But maybe I could make a deal with the Mountain God in charge of health. Maybe if I ate better and gave up my evening cocktail. I didn’t have a drink or a beer, and I ate about half as much as I usually do. Not surprisingly, I didn’t feel any pressure in my chest that night.
But later the next day, while sitting at my desk, I felt the pressure again. Fear and dread rolled back into my life.
The fear I felt stayed with me all the time. I couldn’t stop thinking about dying of a heart attack. I was essentially frozen by the fear of my impending death.
Blue Eyes looked up from her soup and said, “Are you okay? You look terrible.”
“I feel terrible.”
There it was out.
“My chest hurts.”
“Call Kaiser now.”
We were headed out to cut a Christmas tree on friend’s property. I was imagining having a heart attack while dragging a tree back to the Highlander. I had to smile at the irony, but I simply couldn’t do that to my best friend.
An RN at Kaiser calmly went through a series of basic heart attack questions over the phone and told me to come in. At Kaiser an LPN asked more heart attack questions and then put me on an EKG. At this point, while I’m sure I’m still dying, I’m also immensely relieved to be getting checked out. A doc, who I had never seen before, comes in and asks even more in-depth heart attack questions. She finds out that I had gone out for a symptom-free run two days ago.
“Smooth move.” she says, “Essentially giving yourself your own stress test, were you?”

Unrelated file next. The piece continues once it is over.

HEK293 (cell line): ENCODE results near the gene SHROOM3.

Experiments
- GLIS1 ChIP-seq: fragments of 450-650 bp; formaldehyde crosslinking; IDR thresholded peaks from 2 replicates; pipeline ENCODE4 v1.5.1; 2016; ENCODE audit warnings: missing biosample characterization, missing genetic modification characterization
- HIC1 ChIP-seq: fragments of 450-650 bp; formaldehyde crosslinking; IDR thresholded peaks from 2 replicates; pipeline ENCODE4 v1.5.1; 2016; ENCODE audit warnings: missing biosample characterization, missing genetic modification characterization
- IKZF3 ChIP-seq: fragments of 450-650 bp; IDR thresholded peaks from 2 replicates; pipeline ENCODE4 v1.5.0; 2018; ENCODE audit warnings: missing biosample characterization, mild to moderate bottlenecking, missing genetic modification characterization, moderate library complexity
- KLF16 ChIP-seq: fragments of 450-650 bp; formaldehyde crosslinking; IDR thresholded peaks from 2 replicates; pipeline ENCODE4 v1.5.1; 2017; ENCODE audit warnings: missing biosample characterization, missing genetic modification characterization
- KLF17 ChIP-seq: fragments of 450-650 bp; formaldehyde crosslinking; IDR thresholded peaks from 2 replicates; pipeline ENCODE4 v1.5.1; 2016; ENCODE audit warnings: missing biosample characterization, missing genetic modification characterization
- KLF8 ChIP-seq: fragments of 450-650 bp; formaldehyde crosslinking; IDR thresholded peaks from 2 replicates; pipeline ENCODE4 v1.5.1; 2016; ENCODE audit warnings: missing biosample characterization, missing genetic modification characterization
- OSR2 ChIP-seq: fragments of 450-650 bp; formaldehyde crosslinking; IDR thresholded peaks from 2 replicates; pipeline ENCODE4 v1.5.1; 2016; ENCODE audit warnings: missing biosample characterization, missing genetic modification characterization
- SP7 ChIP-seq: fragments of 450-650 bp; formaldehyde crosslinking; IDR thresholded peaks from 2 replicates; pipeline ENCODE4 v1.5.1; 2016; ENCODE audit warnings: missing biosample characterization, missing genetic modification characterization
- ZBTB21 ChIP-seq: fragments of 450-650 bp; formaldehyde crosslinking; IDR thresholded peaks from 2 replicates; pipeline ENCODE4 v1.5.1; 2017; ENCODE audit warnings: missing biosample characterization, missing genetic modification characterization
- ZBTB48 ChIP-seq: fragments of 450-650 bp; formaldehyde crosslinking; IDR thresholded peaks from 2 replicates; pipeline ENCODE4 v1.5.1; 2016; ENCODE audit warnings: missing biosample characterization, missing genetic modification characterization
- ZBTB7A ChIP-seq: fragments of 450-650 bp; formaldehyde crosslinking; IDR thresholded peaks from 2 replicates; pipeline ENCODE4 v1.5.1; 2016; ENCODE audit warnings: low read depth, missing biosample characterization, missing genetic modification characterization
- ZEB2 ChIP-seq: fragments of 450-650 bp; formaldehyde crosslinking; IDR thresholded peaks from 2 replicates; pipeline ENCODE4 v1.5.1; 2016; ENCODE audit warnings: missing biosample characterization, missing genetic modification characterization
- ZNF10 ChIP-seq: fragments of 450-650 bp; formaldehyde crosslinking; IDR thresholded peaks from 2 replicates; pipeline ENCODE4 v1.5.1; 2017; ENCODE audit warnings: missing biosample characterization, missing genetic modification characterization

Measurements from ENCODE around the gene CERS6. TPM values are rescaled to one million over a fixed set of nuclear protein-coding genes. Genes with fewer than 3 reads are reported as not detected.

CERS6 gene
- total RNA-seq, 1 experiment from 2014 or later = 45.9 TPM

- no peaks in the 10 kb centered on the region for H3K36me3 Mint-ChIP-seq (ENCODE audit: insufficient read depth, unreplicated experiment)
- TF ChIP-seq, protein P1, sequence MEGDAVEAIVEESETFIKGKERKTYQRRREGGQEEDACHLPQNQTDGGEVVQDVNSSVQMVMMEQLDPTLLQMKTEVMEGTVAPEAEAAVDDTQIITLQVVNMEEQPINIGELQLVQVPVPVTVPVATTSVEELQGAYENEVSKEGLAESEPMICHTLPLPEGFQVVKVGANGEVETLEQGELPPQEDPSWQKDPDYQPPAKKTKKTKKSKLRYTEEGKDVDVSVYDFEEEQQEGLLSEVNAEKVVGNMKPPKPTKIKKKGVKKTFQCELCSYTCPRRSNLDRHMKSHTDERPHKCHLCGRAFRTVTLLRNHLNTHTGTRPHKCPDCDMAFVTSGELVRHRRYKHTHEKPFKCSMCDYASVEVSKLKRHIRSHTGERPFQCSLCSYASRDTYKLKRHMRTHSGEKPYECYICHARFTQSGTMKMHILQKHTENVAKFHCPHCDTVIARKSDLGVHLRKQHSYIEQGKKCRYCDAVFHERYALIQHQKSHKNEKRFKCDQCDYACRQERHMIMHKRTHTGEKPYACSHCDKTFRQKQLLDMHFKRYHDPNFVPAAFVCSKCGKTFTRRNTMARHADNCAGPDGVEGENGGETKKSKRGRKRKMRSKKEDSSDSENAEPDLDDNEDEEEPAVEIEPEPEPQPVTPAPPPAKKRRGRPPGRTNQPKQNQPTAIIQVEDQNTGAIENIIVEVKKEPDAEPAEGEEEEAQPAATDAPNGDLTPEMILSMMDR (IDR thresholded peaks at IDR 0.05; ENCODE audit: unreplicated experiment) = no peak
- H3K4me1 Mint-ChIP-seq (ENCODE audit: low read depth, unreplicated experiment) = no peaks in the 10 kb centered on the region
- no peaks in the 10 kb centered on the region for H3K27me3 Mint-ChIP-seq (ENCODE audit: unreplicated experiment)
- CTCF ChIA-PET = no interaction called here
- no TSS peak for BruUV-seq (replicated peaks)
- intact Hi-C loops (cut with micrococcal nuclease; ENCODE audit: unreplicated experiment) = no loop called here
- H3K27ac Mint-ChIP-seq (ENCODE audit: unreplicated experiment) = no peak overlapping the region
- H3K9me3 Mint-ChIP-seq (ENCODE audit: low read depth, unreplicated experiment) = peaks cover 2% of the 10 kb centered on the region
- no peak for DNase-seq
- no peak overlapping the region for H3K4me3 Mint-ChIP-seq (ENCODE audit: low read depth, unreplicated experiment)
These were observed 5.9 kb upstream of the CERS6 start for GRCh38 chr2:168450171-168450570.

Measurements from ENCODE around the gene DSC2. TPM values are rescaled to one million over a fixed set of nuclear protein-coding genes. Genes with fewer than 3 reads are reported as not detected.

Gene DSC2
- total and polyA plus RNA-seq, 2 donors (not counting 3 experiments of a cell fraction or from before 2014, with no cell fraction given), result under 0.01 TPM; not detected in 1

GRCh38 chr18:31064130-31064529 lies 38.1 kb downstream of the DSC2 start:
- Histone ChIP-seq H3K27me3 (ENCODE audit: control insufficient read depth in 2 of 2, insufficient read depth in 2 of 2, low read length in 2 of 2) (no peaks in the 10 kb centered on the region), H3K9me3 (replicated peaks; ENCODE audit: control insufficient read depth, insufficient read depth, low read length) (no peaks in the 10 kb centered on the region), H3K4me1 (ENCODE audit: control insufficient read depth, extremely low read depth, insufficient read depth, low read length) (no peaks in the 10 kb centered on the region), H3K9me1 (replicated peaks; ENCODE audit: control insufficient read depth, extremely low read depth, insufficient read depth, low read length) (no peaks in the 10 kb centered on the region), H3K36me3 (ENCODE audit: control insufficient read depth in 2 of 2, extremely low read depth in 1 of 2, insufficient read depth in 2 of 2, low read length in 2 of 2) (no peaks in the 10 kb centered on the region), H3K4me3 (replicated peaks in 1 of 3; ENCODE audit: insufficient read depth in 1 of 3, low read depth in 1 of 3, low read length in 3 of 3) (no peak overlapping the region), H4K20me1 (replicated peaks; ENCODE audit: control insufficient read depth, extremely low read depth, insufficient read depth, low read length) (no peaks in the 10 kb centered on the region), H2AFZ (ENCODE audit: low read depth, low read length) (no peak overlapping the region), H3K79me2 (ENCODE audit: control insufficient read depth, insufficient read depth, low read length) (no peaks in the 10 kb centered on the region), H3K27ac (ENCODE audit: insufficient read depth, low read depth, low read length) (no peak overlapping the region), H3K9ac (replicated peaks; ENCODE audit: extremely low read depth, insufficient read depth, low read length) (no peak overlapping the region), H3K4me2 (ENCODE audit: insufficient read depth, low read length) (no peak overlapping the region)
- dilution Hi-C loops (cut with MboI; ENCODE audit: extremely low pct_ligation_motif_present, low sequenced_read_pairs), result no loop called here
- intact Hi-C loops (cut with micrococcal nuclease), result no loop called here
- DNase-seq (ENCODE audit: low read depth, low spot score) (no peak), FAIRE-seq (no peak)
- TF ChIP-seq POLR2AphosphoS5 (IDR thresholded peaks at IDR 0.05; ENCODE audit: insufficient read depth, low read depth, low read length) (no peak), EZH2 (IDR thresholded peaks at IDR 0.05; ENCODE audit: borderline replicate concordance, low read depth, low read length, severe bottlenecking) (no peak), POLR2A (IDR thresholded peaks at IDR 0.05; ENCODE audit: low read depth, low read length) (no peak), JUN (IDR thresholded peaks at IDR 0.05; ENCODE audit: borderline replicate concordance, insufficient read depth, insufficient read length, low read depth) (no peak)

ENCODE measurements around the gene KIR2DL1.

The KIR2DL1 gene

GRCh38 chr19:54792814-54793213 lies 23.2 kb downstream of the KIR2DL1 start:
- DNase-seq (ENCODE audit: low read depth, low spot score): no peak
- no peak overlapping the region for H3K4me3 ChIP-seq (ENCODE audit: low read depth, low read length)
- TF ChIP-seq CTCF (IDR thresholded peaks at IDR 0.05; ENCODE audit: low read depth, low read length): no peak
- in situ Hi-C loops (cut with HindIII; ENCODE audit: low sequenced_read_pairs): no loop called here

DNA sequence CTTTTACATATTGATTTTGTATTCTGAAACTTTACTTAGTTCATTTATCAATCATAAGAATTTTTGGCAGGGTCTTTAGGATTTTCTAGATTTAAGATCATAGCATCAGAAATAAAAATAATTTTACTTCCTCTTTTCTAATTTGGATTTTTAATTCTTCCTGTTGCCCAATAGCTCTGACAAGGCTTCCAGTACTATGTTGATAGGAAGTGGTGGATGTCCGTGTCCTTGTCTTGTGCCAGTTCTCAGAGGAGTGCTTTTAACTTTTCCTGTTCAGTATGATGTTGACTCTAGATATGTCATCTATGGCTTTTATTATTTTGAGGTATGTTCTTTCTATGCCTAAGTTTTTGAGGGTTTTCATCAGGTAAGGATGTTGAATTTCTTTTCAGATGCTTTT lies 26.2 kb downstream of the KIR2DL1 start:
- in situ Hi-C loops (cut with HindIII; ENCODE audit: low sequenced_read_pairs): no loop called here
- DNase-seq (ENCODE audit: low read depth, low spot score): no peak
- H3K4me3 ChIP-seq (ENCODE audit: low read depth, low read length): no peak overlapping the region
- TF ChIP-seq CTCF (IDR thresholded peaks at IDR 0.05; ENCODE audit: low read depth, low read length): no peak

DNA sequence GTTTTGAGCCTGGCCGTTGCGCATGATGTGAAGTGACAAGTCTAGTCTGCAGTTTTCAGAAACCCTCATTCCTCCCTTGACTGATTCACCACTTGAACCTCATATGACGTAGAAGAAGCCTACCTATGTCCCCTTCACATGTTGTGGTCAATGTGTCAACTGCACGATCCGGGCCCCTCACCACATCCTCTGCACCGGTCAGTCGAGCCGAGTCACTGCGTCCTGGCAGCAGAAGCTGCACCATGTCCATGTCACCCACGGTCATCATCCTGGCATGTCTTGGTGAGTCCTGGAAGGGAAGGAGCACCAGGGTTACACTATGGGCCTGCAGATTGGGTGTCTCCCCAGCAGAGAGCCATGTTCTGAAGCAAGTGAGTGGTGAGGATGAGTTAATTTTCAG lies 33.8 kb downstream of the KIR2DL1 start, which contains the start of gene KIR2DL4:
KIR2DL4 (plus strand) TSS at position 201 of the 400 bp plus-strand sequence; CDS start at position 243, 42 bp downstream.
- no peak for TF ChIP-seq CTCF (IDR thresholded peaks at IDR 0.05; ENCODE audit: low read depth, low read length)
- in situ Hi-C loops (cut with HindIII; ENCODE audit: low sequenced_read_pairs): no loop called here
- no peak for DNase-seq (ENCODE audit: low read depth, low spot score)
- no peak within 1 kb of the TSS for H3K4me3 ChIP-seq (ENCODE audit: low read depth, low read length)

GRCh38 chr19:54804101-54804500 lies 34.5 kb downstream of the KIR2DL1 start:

I nodded in agreement and Blue Eyes made her frowny face, something I had occasionally seen before.
After looking at the EKG she said,” Your heart is fine.”
“You can do one of two things. You can either go home and make an appointment with your PCP to get to the bottom of this or you can go through the heart attack routine of a blood test to see if there has been any recent damage to your heart, a chest x-ray to take a look at the size of your heart, and probably another EKG.”
We elected to do the heart attack routine.
Five hours later, nothing. No heart damage, my heart size was normal, my lungs were clear, and the protein test for heart damage was negative.
The next week, David, my PCP suggested that I had a wicked case of ongoing acid reflux.
So what did I learn from this experience? Probably nothing.
Know two things about asking for medical help. If you talk to your PCP about how she makes decisions, there is a good chance that she will eventually mention Occam’s Razor, which loosely means, “always go for the simplest answer.” In my case, eating spicy food and age caused chest pain; all exacerbated by an overactive imagination. And if you ask her more questions about her work, she will probably tell you that 50% of the complaints from patients are nothing or go away quickly, 45% of the complaints require routine medical intervention (mostly non-invasive) and only 5% of what she sees are dangerous and possibly life-threatening. In other words if you visit your doctor, there is a 95% chance you won’t get an awful diagnosis.
Alan Stark is a backcountry ski patroller in the Roosevelt National Forest and lives with this Blue-Eyed person and her dog in Boulder and Breckenridge. He can be reached at firstname.lastname@example.org